As President and First Lady, the Eisenhowers often entertained formally at the White House. State dinners were followed by choral groups such as “Fred Waring and the Pennsylvanians.” The Eisenhowers used their Gettysburg home as an escape from the formality of the White House. Eisenhower found the informal atmosphere conducive for one-to-one conversations with visiting world leaders as he “took the measure of the man.”
Family and friends were also regular guests at Gettysburg. A typical visit for dinner would begin with cocktails, as mixed drinks made with hard liquor were popular with Americans in the 1950s. The Eisenhowers had cocktail shakers, ice buckets and highball glasses to mix and serve drinks. Ike enjoyed scotch whiskey while Mamie drank a Manhattan. Beer and wine was also served on occasion.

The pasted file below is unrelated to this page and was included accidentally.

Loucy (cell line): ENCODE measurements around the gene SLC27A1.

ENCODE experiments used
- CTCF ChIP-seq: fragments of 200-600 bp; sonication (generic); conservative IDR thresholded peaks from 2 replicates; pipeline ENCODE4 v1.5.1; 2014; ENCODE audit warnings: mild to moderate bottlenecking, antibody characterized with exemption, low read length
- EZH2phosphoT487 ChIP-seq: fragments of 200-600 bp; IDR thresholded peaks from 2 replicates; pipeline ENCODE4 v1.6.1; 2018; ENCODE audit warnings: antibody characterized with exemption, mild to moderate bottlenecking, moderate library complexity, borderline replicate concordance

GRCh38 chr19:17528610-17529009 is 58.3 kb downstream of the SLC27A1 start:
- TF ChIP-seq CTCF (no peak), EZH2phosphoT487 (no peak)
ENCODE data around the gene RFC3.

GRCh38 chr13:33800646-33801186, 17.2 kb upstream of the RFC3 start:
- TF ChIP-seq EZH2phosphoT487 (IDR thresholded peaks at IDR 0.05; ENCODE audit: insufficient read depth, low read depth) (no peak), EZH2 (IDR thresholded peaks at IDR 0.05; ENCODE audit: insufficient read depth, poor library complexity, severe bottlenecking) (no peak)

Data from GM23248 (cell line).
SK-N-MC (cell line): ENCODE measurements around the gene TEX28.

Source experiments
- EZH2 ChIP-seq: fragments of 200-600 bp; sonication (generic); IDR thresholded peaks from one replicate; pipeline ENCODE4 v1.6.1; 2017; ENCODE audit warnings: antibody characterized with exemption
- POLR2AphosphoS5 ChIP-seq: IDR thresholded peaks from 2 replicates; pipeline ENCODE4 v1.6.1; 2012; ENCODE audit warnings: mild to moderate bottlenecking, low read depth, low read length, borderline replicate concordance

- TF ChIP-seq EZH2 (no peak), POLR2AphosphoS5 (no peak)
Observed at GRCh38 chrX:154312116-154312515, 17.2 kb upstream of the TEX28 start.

On special occasions dinner was served in the dining room, but if just a few friends were present dinner was often served on television trays on the porch. Meals were standard American fare and prepared by Delores Moaney, the cook. Eisenhower also enjoyed cooking, a skill he learned as a boy. He was well known for his beef stew, Pennsylvania Dutch style breakfasts and skill on the barbecue.